Facilities of Environmental Distinction: The American Institute of Architects Honors a Few Buildings That Reveal Environmental Stewardship

By Pascopella, Angela | District Administration, March 2011 | Go to article overview

Facilities of Environmental Distinction: The American Institute of Architects Honors a Few Buildings That Reveal Environmental Stewardship


Pascopella, Angela, District Administration


THREE OF NINE SCHOOL BUILDINGS that have won the latest Educational Facility Design Awards from the American Institute of Architects' Committee on Architecture for Education stand out from the crowd of other school buildings because they are sustainable and are connected to the nature that surrounds them.

The awards program is designed to identify trends and emerging ideas, honor excellence in planning and design, and disseminate knowledge about best practices in educational and community facilities, according to the AIA.

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Thurston Elementary School

In the Springfield (Ore.) Public Schools, Thurston Elementary School replaced a 55-year-old dilapidated building, according to Jeff DeFranco, the district's director of communications and facilities. It didn't have a cafeteria or gymnasium, and the heating was horrible, with one section of the building reaching 90 degrees on certain days and other sections of the building so cold that students and staff had to wear winter coats, DeFranco says.

Construction for the new school started in June 2008 and finished in December 2009. q-he AIA committee described the school's design this way: "[The] gentle, sloping silhouette mirrors the McKenzie River valley's tree-lined hills to the south and north. Sheets of exposed, tilt-up concrete create a structural rhythm that expresses the scale of these hills and grounds the building to its site. Wood-framed glass walls bring light and views from the outdoors into transparent connectors, including the entry, library and commons."

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Special features include occupancy sensors so that when no one is in a room, the lights turn off and stay off; natural sunlight that cuts down on artificial lighting usage; and photo cells on the ceilings of classrooms and some hallways, which monitor the amount of daylight streaming in and automatically shut off artificial lights in a room when the daylight is sufficient.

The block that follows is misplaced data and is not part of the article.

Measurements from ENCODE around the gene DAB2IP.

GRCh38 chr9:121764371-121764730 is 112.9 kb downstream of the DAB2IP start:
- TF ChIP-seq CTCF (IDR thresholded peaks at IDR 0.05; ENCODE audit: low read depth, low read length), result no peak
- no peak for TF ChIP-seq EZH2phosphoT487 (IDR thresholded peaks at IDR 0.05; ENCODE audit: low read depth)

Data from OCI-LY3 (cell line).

The school's interior reflects the history of the Springfield timber industry, with woodwork in hallways, classrooms and cabinets. "It makes it warm and inviting, as opposed to some schools that have more of an institutional feeling," DeFranco says.

The concrete tilt-up walls provide for "night-flushing" during warmer months. During late spring and early fall, the heating and ventilation system brings in the cool, night air, which naturally cools the inside of the building during the day.

The facility also has outdoor sites such as bioswales to collect rainwater that flows from parking lots, playgrounds and roofs. This eliminates the need to use the city's storm-water system, which uses energy to process rainwater. The rain naturally gets reabsorbed into the ground.

The building is 20 percent more efficient than other school buildings in the state that are required to have some energy efficiency, DeFranco says.

The Cathcart Site

In the Snohomish (Wash.) School District, Glacier Peak High School and Little Cedars Elementary School were brand-new schools built to accommodate increasing student enrollment. The Cathcart Site, the name of the area where both schools were built, sits on a hill and has a 180-degree view of the Cascade Mountains in Washington. …

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